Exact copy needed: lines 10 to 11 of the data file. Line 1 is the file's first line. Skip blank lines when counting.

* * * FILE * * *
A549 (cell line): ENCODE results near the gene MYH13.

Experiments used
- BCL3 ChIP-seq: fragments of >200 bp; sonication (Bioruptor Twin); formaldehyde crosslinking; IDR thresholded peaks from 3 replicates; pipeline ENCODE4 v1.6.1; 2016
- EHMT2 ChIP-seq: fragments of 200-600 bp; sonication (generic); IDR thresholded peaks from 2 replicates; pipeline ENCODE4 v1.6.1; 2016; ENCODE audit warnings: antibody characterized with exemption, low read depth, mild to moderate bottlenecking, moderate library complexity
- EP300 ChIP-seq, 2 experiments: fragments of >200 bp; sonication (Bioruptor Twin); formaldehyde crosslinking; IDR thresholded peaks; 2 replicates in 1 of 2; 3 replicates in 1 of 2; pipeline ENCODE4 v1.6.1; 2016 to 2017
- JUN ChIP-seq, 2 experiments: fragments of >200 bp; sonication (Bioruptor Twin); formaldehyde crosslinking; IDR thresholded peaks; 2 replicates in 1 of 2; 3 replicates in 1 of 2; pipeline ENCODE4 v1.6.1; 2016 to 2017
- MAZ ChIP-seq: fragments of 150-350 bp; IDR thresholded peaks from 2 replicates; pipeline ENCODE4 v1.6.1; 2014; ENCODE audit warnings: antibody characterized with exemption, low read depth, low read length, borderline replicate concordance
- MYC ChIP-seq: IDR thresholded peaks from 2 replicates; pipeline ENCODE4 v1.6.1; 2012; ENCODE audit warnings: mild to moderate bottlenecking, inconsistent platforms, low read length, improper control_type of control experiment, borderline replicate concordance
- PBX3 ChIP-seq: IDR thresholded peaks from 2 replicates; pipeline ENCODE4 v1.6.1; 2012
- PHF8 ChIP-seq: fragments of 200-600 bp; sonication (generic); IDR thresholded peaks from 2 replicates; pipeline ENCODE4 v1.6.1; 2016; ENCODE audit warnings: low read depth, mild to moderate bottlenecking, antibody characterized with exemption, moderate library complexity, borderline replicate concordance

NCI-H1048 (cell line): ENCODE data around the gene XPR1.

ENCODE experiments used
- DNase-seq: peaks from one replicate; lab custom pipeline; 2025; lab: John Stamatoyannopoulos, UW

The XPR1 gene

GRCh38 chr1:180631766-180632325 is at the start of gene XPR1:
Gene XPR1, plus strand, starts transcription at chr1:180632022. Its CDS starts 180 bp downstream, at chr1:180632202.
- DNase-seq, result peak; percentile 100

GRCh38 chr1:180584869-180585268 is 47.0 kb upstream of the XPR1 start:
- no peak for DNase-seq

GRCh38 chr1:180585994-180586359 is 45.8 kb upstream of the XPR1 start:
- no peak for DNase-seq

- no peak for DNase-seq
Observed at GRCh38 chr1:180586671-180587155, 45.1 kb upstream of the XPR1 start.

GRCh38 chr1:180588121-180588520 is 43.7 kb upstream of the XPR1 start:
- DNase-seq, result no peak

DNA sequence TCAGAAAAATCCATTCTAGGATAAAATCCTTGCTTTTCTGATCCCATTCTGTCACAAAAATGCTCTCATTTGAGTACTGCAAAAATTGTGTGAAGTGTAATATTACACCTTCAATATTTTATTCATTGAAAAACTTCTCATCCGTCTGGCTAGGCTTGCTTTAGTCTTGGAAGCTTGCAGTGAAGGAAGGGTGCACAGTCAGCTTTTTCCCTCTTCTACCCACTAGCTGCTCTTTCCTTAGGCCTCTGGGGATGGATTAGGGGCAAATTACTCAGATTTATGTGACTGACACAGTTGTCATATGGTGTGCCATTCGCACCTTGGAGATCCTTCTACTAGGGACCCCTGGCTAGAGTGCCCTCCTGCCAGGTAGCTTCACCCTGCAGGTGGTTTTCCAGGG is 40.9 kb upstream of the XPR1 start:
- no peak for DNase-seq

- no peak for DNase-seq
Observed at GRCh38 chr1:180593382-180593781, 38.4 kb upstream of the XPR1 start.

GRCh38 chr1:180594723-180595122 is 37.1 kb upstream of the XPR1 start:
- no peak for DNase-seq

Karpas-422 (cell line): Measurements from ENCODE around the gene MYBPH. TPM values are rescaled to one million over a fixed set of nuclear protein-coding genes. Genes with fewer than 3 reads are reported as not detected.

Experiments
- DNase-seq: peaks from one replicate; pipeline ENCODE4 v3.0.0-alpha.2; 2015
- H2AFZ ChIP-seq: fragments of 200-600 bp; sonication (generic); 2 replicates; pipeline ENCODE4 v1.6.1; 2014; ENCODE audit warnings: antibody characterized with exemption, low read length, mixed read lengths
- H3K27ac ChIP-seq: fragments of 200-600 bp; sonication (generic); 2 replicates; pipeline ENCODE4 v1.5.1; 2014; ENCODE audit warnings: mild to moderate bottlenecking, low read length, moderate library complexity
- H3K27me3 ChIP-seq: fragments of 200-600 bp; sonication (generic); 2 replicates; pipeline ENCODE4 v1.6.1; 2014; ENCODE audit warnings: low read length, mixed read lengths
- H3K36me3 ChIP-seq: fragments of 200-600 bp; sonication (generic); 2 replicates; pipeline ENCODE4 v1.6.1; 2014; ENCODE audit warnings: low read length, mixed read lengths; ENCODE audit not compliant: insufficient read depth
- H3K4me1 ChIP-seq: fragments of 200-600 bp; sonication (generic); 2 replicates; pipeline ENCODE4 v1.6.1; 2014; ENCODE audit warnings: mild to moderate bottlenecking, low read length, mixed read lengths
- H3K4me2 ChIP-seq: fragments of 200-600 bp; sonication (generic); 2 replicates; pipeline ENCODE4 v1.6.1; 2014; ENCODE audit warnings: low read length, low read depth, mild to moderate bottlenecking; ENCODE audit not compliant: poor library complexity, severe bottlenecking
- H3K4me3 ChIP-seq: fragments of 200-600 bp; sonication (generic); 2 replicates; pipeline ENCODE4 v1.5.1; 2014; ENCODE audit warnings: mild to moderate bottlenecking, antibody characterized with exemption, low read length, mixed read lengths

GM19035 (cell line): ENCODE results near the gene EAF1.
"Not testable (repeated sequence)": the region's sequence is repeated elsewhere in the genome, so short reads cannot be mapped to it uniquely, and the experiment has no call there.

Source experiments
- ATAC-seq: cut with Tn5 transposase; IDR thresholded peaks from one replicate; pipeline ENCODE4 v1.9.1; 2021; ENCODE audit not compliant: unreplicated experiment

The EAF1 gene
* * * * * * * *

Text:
- PHF8 ChIP-seq: fragments of 200-600 bp; sonication (generic); IDR thresholded peaks from 2 replicates; pipeline ENCODE4 v1.6.1; 2016; ENCODE audit warnings: low read depth, mild to moderate bottlenecking, antibody characterized with exemption, moderate library complexity, borderline replicate concordance

NCI-H1048 (cell line): ENCODE data around the gene XPR1.